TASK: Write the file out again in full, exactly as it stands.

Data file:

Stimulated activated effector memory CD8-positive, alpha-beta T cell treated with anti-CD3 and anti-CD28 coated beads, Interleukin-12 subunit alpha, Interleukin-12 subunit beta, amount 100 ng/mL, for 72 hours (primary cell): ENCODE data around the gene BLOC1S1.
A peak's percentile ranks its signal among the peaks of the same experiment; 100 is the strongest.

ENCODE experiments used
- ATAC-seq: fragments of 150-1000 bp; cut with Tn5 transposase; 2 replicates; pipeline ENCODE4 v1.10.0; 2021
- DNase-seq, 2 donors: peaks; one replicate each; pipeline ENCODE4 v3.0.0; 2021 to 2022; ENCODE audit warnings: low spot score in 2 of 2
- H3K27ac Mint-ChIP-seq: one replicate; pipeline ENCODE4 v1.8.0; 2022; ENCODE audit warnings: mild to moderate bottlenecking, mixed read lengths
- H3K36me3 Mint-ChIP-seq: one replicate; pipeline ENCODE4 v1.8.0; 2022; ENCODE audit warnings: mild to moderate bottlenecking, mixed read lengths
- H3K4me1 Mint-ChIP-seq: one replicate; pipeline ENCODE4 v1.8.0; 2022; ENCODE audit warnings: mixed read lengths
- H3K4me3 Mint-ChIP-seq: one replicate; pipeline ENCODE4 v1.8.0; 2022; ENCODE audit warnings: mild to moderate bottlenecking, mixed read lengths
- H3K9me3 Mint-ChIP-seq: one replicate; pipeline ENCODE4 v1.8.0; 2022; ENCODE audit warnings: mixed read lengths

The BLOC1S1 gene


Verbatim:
Stimulated activated effector memory CD8-positive, alpha-beta T cell treated with anti-CD3 and anti-CD28 coated beads, Interleukin-12 subunit alpha, Interleukin-12 subunit beta, amount 100 ng/mL, for 72 hours (primary cell): ENCODE data around the gene BLOC1S1.
A peak's percentile ranks its signal among the peaks of the same experiment; 100 is the strongest.

ENCODE experiments used
- ATAC-seq: fragments of 150-1000 bp; cut with Tn5 transposase; 2 replicates; pipeline ENCODE4 v1.10.0; 2021
- DNase-seq, 2 donors: peaks; one replicate each; pipeline ENCODE4 v3.0.0; 2021 to 2022; ENCODE audit warnings: low spot score in 2 of 2
- H3K27ac Mint-ChIP-seq: one replicate; pipeline ENCODE4 v1.8.0; 2022; ENCODE audit warnings: mild to moderate bottlenecking, mixed read lengths
- H3K36me3 Mint-ChIP-seq: one replicate; pipeline ENCODE4 v1.8.0; 2022; ENCODE audit warnings: mild to moderate bottlenecking, mixed read lengths
- H3K4me1 Mint-ChIP-seq: one replicate; pipeline ENCODE4 v1.8.0; 2022; ENCODE audit warnings: mixed read lengths
- H3K4me3 Mint-ChIP-seq: one replicate; pipeline ENCODE4 v1.8.0; 2022; ENCODE audit warnings: mild to moderate bottlenecking, mixed read lengths
- H3K9me3 Mint-ChIP-seq: one replicate; pipeline ENCODE4 v1.8.0; 2022; ENCODE audit warnings: mixed read lengths

The BLOC1S1 gene